Thursday, August 20, 2009

Feed Sack Dresses...

So I was looking through ebay and various blogs the other day and came across “feedsack dresses.” For those who don’t know, I’m in Australia, and have never heard of these dresses being made here. So, I did a little research and here’s what I found out...
“Life on America's farms in the 1920s and 1930s meant hard work and frugal habits. Farm families were used to "making do" with what they had, wasting nothing that could be recycled or reused. With feed sacks and flour bags, farmwomen took thriftiness to new heights of creativity, transforming the humble bags into dresses, underwear, towels, curtains, quilts, and other household necessities.

By the 1940s the bag manufacturers were turning out bags in bright colours and printed designs. It was felt that these designs and colours would boost sales, because the woman of the house would always select the brand with the most attractive fabric. During World War II, there was a shortage of cotton fabric for the civilian population, and the recycling of bags became a necessity, encouraged by the government.

After the war, the bags were not only a sign of domestic thrift; they also gave rural women a sense of fashion. National sewing contests were organized as a way for women to show off their skills, and manufacturers to show off their designs. Women frequently sold their surplus bags to others as a way of picking up cash to aid in running the home.”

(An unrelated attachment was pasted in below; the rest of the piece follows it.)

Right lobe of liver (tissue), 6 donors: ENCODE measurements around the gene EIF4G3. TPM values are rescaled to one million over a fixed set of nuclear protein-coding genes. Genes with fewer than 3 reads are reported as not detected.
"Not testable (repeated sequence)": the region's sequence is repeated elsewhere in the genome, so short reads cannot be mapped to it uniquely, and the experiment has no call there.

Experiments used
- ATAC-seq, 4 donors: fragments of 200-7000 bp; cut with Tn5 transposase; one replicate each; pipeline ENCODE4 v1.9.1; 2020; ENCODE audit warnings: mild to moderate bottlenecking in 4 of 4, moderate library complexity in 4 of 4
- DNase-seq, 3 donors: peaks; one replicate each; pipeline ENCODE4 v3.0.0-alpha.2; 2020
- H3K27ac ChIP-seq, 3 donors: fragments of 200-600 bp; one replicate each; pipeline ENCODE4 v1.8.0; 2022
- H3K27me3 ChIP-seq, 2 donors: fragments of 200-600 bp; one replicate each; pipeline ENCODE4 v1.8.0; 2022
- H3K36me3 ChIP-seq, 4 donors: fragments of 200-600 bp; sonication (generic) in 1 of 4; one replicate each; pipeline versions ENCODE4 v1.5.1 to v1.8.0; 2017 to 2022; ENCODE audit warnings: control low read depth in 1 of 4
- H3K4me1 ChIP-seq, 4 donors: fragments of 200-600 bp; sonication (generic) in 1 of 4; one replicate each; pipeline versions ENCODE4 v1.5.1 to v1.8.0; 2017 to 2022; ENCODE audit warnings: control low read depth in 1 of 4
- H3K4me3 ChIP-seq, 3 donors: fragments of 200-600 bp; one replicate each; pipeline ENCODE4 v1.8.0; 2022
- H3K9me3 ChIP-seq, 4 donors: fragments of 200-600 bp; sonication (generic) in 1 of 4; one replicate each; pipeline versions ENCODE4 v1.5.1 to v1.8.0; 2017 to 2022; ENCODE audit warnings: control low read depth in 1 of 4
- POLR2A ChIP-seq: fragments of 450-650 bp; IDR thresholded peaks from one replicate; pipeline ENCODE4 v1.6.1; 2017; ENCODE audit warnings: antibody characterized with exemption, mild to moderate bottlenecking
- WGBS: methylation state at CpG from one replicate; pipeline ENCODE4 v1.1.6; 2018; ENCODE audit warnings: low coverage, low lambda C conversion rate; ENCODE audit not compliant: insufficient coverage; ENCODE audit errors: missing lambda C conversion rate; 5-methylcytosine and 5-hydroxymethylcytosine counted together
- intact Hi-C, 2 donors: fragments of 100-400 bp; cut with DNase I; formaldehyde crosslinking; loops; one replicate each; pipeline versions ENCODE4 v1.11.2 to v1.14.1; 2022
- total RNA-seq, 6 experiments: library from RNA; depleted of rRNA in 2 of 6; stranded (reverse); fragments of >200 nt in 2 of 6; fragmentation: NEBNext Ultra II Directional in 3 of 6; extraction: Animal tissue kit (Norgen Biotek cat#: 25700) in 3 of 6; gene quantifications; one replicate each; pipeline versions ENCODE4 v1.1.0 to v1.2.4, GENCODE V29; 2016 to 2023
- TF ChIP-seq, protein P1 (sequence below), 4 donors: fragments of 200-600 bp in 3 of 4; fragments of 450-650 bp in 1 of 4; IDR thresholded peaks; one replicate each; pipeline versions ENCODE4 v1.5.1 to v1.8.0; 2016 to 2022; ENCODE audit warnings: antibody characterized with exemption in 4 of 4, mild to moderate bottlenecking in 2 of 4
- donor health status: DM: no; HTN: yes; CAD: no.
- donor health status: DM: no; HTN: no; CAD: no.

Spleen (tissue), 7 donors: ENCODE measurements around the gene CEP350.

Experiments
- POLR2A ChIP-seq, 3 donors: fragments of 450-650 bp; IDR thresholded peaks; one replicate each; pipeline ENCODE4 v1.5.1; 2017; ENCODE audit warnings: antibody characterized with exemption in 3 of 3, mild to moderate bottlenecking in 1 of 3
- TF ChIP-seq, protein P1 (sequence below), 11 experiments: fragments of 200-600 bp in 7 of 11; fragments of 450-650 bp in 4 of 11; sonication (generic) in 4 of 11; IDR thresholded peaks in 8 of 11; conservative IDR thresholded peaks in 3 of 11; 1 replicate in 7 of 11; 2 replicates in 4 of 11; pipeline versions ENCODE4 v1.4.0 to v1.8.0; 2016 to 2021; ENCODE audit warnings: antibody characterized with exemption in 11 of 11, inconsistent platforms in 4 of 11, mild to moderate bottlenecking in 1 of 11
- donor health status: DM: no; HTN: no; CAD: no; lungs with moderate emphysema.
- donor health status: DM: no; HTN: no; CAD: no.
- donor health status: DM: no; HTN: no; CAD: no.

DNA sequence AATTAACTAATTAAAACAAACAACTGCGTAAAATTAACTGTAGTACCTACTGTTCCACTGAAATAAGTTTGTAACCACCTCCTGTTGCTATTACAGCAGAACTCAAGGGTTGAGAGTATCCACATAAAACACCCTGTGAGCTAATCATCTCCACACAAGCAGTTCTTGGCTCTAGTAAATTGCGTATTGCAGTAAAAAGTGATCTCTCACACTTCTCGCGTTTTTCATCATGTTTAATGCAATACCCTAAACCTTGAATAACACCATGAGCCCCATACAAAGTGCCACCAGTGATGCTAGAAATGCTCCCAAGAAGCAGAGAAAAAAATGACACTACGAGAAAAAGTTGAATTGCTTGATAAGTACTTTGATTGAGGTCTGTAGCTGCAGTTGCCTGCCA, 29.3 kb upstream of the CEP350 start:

Pretty interesting. I like the fact that the appearance of something manly or utilitarian became dictated by the women of the time. Maybe the “make do and mend” attitude could benefit us today – after all, we are living in times of “economic uncertainty...”
In other news, I was a model for my hairdresser today – she did a great you later.


  1. Thank you for this post! Very interesting information!

  2. I have my grandmother's flour sack apron. She wore a lot of them when I was growing up and I have fond memories watching her cook with them on. My mother wore many feed sack dresses when she was growing up. Good post

  3. Being born in 1942, I wore dresses made from flour sacks was always excited to get pick my dress material out!! Believe me we never knew what poor was until we moved into town when I was six years old.


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